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McCright v. Wilson

United States District Court, E.D. Virginia, Richmond Division

June 19, 2018

JASON L. McCRIGHT, Petitioner,
ERIC WILSON, Respondent.


          John A. Gibney, Jr. Judge

         Jason L. McCright, a federal inmate proceeding pro se, filed this petition for habeas corpus under 28 U.S.C. § 2241 (hereinafter "§ 2241 Petition, " ECF No. 1.) McCright contends that the Bureau of Prisons ("BOP") "has denied me jail credit from [the] time I was sentenced 3/2009 to June 6th 2012, the sentence was concurrent to any other sentence." (§ 2241 Pet. 7 (capitalization corrected).)[1] The matter is now before the Court on Respondent's Motion for Summary Judgment (ECF No. 8). Because, as explained below, McCright's federal sentence was not ordered to run concurrent to the state sentence he had been serving and the BOP has properly calculated his sentence, the Motion for Summary Judgment will be GRANTED.

         I. Standard for Summary Judgment

         Summary judgment must be rendered "if the movant shows that there is no genuine dispute as to any material fact and the movant is entitled to judgment as a matter of law." Fed.R.Civ.P. 56(a). It is the responsibility of the party seeking summary judgment to inform the Court of the basis for the motion, and to identify the parts of the record that demonstrate the absence of a genuine issue of material fact. See Celotex Corp. v. Catrett, 477 U.S. 317, 323 (1986). "[W]here the nonmoving party will bear the burden of proof at trial on a dispositive issue, a summary judgment motion may properly be made in reliance solely on the pleadings, depositions, answers to interrogatories, and admissions on file." Id. at 324 (internal quotation marks omitted). When the motion is properly supported, the nonmoving party must go beyond the pleadings and, by citing affidavits or '"depositions, answers to interrogatories, and admissions on file, ' designate 'specific facts showing that there is a genuine issue for trial."' Id. (quoting former Fed.R.Civ.P. 56(c) and 56(e) (1986)).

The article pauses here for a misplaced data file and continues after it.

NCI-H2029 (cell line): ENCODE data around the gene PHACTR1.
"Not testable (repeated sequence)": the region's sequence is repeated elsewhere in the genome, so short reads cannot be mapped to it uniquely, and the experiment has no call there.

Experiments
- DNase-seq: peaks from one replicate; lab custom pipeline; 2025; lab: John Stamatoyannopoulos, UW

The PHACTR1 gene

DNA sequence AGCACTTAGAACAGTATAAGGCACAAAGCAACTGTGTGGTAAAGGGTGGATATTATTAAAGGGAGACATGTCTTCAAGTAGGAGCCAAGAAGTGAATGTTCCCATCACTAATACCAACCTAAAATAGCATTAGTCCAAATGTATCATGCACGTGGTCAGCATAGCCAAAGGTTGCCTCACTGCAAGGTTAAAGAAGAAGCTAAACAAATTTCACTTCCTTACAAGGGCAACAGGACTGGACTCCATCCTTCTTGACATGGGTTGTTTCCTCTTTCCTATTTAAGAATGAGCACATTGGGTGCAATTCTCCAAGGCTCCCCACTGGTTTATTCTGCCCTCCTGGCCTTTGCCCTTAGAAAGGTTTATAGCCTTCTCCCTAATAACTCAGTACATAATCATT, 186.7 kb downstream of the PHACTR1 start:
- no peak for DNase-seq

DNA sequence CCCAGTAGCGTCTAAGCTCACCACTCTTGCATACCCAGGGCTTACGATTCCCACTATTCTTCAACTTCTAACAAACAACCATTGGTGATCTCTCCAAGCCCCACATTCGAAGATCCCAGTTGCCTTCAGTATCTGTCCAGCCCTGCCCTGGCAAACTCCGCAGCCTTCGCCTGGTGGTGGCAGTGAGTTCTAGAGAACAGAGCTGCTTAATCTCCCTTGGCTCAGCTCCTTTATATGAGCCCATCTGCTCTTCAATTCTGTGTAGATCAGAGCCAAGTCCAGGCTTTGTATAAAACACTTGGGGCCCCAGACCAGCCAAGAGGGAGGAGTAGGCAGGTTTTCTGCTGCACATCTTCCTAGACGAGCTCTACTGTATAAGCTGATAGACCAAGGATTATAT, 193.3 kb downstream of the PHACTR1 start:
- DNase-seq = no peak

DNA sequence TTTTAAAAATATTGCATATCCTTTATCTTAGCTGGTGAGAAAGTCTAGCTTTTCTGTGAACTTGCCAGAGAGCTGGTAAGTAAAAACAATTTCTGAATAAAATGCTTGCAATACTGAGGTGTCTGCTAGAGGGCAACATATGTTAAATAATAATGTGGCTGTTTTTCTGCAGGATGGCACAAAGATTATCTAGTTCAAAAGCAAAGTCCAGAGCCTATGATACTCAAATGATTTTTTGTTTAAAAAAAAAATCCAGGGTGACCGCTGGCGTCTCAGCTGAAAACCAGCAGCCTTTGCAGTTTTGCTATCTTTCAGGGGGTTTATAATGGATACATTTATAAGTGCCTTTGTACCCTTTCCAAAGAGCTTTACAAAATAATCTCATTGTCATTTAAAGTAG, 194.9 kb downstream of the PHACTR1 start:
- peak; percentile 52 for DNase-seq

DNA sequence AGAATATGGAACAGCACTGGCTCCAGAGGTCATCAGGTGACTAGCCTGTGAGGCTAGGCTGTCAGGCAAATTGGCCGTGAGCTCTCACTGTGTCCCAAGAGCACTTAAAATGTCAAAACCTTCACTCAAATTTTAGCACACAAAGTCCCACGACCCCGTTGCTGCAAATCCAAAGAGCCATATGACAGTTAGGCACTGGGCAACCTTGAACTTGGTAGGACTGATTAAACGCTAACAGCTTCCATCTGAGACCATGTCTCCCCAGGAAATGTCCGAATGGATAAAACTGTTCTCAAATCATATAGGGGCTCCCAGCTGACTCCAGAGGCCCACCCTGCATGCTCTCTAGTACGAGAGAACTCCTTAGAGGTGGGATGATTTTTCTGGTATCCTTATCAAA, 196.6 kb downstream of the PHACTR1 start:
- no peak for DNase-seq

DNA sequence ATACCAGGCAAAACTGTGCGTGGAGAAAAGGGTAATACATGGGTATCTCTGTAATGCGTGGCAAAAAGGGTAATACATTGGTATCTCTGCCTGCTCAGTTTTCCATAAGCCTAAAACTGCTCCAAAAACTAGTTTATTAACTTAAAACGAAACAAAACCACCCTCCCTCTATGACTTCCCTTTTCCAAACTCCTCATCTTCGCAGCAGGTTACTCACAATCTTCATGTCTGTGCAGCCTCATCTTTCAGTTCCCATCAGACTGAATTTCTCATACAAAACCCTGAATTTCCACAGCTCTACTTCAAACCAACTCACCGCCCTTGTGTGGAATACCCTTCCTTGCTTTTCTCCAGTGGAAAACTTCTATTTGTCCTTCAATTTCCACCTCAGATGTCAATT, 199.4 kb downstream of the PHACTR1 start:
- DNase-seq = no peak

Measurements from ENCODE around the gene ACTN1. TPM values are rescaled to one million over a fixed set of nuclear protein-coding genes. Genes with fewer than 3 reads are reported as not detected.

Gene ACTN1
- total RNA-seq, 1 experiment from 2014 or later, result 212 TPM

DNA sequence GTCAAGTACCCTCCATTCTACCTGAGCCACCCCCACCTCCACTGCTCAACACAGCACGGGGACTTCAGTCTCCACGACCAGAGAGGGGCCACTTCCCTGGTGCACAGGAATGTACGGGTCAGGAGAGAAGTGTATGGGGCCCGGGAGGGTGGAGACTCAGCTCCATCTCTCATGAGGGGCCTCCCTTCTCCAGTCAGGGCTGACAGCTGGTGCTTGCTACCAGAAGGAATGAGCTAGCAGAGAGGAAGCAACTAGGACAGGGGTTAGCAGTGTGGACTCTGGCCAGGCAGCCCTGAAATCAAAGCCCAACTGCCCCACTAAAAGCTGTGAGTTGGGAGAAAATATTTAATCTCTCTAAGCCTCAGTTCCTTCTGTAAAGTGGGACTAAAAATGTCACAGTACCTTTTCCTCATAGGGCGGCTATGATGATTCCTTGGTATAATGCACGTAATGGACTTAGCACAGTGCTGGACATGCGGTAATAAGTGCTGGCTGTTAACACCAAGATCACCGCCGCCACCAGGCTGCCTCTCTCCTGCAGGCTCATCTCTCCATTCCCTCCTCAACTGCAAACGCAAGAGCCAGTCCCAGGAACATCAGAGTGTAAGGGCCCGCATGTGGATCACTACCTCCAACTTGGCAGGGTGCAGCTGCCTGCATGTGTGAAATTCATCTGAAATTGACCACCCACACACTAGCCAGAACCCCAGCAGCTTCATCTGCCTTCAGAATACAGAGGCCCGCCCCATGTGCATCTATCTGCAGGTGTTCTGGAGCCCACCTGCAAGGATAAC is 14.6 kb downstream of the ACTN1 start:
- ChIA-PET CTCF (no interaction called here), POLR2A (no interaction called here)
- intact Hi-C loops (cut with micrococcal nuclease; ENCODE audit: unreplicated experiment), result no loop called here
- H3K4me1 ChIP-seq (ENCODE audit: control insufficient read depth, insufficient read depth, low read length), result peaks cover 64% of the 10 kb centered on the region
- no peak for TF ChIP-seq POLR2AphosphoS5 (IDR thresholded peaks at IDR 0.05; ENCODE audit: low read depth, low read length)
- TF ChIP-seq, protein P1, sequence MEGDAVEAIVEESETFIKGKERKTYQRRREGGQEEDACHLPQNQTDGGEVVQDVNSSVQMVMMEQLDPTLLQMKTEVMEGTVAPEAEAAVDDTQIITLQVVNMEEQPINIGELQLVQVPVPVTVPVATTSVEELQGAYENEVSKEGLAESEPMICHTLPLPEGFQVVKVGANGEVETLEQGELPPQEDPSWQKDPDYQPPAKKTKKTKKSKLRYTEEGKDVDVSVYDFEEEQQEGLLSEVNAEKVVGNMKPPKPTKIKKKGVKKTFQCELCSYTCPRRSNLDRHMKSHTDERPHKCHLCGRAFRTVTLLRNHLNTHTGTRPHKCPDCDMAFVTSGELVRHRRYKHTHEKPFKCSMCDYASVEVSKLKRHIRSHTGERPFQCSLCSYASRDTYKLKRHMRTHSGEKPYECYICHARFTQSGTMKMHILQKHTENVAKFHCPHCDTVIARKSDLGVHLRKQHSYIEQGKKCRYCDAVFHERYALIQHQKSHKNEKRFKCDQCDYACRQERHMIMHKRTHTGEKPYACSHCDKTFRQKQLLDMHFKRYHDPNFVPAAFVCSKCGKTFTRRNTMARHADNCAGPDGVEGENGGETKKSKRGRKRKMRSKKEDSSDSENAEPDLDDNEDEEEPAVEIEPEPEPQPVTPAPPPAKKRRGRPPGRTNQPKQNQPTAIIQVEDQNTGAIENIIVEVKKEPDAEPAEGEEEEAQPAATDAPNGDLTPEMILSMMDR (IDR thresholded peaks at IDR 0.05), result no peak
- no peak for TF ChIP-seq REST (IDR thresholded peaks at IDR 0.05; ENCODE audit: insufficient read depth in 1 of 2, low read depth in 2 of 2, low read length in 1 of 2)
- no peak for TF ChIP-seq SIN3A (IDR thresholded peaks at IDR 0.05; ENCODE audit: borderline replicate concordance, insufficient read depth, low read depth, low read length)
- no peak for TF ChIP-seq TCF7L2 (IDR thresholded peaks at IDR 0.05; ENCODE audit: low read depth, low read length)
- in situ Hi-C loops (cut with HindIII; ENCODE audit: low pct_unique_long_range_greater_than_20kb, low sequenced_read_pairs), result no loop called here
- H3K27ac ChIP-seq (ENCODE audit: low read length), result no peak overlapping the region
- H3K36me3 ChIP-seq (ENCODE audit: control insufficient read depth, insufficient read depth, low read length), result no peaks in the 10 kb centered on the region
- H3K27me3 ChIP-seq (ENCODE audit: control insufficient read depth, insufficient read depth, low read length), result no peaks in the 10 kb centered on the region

In reviewing a summary judgment motion, the Court "must draw all justifiable inferences in favor of the nonmoving party." United Slates v. Carolina Transformer Co., 978 F.2d 832, 835 (4th Cir. 1992) (citing Anderson v. Liberty Lobby, Inc., 477 U.S. 242, 255 (1986)). However, a mere scintilla of evidence will not preclude summary judgment. Anderson, 477 U.S. at 251 (citing Improvement Co. v. Munson, 81 U.S. (14 Wall.) 442, 448 (1872)). "[T]here is a preliminary question for the judge, not whether there is literally no evidence, but whether there is any upon which a jury could properly proceed to find a verdict for the party . .. upon whom the onus of proof is imposed." Id. (quoting Munson, 81 U.S. at 448). Additionally, "Rule 56 does not impose upon the district court a duty to sift through the record in search of evidence to support a party's opposition to summary judgment." Forsyth v. Ban, 19 F.3d 1527, 1537 (5th Cir. 1994) (quoting Skotak v. Tenneco Resins, Inc., 953 F.2d 909, 915 & n.7 (5th Cir. 1992)); see Fed. R. Civ. P. 56(c)(3) ("The court need consider only the cited materials......").[2]